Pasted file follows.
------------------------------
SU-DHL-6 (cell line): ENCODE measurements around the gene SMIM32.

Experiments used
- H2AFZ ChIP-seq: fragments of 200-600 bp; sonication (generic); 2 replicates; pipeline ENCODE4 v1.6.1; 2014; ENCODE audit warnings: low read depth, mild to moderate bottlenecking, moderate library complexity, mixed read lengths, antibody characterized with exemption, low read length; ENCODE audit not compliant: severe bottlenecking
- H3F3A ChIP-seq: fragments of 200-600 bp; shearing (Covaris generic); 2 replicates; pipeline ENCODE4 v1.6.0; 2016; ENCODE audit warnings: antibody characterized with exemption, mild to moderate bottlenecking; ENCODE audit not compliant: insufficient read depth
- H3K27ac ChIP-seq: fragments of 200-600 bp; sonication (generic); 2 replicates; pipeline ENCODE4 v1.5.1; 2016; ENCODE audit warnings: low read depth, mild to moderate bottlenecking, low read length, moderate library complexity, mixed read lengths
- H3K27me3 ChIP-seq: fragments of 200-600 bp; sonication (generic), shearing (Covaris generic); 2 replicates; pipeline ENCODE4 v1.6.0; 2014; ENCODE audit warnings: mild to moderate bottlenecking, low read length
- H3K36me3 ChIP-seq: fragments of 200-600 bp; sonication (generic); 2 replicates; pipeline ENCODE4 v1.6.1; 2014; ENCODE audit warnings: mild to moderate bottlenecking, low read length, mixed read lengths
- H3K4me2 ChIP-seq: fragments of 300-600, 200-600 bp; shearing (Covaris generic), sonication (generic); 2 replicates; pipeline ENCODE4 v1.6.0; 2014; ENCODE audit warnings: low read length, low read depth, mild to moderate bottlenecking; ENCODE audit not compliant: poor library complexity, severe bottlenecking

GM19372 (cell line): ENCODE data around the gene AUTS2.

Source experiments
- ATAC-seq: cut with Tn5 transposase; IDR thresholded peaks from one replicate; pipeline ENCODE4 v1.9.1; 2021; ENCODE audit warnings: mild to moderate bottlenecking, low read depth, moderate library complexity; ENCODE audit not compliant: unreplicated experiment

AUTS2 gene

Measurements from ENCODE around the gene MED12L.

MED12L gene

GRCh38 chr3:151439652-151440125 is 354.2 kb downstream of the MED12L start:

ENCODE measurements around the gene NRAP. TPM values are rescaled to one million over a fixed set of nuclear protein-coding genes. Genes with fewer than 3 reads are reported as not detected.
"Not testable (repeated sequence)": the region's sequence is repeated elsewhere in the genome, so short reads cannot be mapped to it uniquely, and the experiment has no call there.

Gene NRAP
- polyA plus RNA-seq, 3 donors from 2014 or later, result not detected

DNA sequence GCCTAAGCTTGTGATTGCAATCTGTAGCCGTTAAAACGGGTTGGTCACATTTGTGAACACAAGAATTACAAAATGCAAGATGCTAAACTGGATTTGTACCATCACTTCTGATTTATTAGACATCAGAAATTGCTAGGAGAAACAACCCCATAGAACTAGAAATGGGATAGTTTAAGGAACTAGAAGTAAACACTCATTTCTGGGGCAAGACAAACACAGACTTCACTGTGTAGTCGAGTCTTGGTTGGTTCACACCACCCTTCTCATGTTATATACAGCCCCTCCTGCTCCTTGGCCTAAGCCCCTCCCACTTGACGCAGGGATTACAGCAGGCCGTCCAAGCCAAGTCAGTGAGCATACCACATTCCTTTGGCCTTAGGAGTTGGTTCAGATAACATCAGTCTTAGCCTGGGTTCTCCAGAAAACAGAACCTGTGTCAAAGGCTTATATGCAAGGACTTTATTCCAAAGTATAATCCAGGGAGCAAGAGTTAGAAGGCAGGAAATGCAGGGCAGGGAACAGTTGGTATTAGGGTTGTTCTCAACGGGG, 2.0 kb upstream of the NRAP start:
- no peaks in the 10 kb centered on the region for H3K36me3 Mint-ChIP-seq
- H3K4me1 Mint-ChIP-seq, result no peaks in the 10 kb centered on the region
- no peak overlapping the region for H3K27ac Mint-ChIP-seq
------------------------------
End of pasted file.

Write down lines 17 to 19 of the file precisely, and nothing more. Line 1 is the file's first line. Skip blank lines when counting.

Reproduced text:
"Not testable (repeated sequence)": the region's sequence is repeated elsewhere in the genome, so short reads cannot be mapped to it uniquely, and the experiment has no call there.

Gene NRAP
- polyA plus RNA-seq, 3 donors from 2014 or later, result not detected